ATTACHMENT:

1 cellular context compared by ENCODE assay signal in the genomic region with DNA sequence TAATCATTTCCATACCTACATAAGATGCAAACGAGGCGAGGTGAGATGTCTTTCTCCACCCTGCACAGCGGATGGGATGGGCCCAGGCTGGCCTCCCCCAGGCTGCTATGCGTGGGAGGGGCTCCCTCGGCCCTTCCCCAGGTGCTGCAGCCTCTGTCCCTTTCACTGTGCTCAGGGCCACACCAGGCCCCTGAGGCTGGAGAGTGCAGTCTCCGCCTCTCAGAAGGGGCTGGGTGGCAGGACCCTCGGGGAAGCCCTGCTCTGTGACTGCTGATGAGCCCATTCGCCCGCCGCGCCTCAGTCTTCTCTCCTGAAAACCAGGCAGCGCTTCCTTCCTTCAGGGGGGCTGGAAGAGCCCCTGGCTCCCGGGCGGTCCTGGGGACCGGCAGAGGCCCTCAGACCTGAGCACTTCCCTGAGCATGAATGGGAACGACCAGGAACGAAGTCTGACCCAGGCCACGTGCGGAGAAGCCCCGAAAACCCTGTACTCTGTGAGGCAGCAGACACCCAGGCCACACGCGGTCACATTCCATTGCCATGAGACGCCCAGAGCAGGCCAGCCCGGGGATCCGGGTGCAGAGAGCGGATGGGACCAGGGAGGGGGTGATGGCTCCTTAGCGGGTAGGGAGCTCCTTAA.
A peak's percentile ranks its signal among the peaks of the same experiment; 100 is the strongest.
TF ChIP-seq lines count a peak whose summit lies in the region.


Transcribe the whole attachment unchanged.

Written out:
1 cellular context compared by ENCODE assay signal in the genomic region with DNA sequence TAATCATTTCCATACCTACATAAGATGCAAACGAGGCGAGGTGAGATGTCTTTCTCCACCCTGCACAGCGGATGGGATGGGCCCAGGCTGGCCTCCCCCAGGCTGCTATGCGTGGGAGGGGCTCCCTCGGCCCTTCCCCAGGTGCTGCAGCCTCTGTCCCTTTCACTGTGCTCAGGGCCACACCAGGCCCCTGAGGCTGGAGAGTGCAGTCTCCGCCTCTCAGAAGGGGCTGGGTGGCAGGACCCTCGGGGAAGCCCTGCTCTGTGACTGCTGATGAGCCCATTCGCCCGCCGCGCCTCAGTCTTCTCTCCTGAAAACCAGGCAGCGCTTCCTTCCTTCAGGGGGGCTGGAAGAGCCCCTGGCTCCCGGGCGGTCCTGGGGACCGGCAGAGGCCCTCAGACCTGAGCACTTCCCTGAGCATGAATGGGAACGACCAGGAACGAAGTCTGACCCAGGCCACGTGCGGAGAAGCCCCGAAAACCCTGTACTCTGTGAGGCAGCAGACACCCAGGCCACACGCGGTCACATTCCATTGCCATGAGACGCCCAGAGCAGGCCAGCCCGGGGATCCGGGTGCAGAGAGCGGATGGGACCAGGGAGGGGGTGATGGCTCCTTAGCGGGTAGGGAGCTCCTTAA.
A peak's percentile ranks its signal among the peaks of the same experiment; 100 is the strongest.
TF ChIP-seq lines count a peak whose summit lies in the region.